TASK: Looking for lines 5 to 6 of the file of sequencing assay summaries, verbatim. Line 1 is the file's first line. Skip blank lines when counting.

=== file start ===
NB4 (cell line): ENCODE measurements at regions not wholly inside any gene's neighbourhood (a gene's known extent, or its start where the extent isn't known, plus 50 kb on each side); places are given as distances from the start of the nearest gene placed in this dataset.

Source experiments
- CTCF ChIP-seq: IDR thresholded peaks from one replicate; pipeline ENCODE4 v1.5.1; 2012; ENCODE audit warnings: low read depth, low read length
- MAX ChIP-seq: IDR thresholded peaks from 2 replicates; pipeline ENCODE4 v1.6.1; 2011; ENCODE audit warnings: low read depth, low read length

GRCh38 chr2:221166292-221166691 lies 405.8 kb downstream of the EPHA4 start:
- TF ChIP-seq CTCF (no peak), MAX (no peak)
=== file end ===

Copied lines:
GRCh38 chr2:221166292-221166691 lies 405.8 kb downstream of the EPHA4 start:
- TF ChIP-seq CTCF (no peak), MAX (no peak)